I’m up bright and early this morning – well, early, at least – after my long trip yesterday. I was slightly nervous about my itinerary, especially the (for me) uncharted territory at the end. As it happens, the train from Cardiff to Heathrow, direct flight from Heathrow to Phoenix and shuttle bus from Phoenix to Flagstaff, Arizona, all went to plan. I arrived just after nine yesterday evening, tired but intact.

One thing worth mentioning is that this is the first time I’ve set foot on American soil for many years. My lamentable experience with the US Embassy in London in 2005 succeeding in putting me off visiting the States almost entirely. However, I’m told that travelling is meant to be good for me, so I decided to accept the invitation to attend and speak at the conference I posted about a while ago. One of the relics of the 2005 episode is an unused J-1 visa in my passport, and when we arrived in Phoenix I was consequently a little apprehensive about whether questions might be asked about it. That added to the usual anxiety about length of queues at Immigration. As it turned out, the staff were courteous and efficient and the uniformed officer I spoke to at the desk and who took my fingerprints etc was an enthusiastic amateur astronomer who seemed more interested in my work than in the formalities at hand. Anyway, my virgin visa attracted no comment at all.

Despite landing a bit late, I actually got through the airport in good time to catch the shuttle to Flagstaff. Phoenix, by the way, was a scorching 37 Celsius, even at 5.30 in the pip emma. I dread to think how hot it must have been at mid-day. Flagstaff is, I’m told, a bit cooler being up in the mountains although it was dark when I arrived and I didn’t really see much of the place before getting to the hotel, having a quick blog, and then crashing out.

Incidentally, the route from Phoenix to Flagstaff is north on the I-17 until it hits Route 66, subject of the famous song in which Flagstaff gets a mention:

My hotel is actually situated on Route 66, but so far there’s no sign of anything that could truthfully be described as “kicks”.

Anyway, I have to speak later today so I should probably start writing my talk.  As they don’t say around these parts, Toodle-pip!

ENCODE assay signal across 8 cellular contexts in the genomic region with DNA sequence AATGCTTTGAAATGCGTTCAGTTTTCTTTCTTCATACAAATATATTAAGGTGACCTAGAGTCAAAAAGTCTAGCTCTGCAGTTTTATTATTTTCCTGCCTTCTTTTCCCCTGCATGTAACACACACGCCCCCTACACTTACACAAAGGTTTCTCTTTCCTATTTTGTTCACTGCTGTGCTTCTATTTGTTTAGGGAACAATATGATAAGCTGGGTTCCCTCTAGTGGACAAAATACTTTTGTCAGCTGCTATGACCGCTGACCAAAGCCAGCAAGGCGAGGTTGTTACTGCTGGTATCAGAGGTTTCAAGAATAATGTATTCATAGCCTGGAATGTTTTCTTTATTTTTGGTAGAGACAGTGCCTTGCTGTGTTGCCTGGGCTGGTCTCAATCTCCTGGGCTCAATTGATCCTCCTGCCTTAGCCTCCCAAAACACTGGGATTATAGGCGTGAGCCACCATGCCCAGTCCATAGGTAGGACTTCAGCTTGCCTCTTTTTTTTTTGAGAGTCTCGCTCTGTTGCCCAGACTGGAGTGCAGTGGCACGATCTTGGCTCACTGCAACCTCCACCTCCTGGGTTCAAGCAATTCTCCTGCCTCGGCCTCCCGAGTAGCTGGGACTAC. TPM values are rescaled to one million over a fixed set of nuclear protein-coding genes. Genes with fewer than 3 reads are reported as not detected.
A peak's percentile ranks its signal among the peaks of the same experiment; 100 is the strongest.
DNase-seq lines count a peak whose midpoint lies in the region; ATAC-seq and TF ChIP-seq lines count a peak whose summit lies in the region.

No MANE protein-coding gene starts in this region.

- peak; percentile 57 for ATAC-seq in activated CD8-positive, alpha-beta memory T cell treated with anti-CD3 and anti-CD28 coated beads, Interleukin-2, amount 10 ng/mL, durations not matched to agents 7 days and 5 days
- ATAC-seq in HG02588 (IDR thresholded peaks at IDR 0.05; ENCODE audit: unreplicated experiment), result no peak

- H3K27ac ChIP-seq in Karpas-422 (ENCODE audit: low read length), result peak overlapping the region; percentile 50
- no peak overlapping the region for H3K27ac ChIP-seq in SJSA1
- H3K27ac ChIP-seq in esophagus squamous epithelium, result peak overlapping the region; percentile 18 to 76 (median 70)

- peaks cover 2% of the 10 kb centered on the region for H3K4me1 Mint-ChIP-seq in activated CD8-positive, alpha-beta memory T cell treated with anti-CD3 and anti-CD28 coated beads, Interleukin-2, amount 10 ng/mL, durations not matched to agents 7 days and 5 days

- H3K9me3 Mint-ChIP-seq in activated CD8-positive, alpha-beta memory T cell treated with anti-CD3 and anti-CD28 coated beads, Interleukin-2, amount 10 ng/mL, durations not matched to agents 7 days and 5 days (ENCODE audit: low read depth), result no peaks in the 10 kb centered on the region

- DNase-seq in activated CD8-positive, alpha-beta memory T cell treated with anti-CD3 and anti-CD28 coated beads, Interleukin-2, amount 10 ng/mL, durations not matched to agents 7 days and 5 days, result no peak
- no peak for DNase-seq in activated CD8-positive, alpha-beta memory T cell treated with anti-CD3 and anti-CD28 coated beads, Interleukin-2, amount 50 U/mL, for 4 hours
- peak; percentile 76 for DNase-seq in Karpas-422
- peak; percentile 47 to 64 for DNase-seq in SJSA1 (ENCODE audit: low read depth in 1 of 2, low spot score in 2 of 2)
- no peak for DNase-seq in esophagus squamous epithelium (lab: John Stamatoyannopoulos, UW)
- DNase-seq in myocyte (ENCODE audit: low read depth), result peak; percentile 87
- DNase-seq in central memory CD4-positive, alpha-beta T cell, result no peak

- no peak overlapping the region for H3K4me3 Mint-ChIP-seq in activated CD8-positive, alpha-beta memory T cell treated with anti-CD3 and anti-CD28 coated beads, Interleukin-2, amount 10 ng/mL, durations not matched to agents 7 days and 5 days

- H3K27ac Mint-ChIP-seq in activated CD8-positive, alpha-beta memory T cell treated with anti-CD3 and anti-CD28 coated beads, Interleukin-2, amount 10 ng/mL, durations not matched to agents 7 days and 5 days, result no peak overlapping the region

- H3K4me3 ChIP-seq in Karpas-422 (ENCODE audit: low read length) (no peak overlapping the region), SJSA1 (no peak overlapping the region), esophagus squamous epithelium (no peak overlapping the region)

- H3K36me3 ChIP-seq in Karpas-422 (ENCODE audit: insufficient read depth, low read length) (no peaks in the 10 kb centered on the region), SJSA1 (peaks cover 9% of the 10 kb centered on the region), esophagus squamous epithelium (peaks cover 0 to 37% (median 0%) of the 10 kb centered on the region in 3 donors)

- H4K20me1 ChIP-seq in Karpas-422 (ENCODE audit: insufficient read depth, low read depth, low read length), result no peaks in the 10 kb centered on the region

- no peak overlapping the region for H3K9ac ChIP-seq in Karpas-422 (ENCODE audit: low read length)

7 Responses to “Travelblog”

  1. I hadn’t read about your visa / passport experience before. Shameful. I’d like to apologize on behalf of my country, mostly because I know that Mitt Romney would be furious at me if he knew I was doing so.

    (Exegesis of US politics joke: Romney constantly goes around complaining that President Obama loves to “apologize for America.” The assumption that any such apology would be offensive, because America is incapable of doing anything requiring apology, is considered too self-evident to require stating. In addition, the complaint appears to be a complete fabrication: there appear to be no actual examples of such apologies.)

  2. Enjoy your journey and may all the “kicks” be enjoyable, even in the Phoenix heat. May your next trip here be even less stressful. If you get a chance, check out Sedona. It’s worth the trip.

  3. “My lamentable experience with the US Embassy in London in 2005 succeeding in putting me off visiting the States almost entirely.”

    In a comment to the post linked to in the quote above in the main text, I describe how difficult it is to get a tourist visa for just a few days for England for someone living in another EU country. 😦

  4. I hope you’re going to make it up Mars Hill on this trip – looking through the telescope that Slipher used is fun, even if you can’t check on Lovell’s Martian canals.

  5. I like how no-one has commented on your statement “Anyway, I have to speak later today so I should probably start writing my talk”, but it was ever thus.

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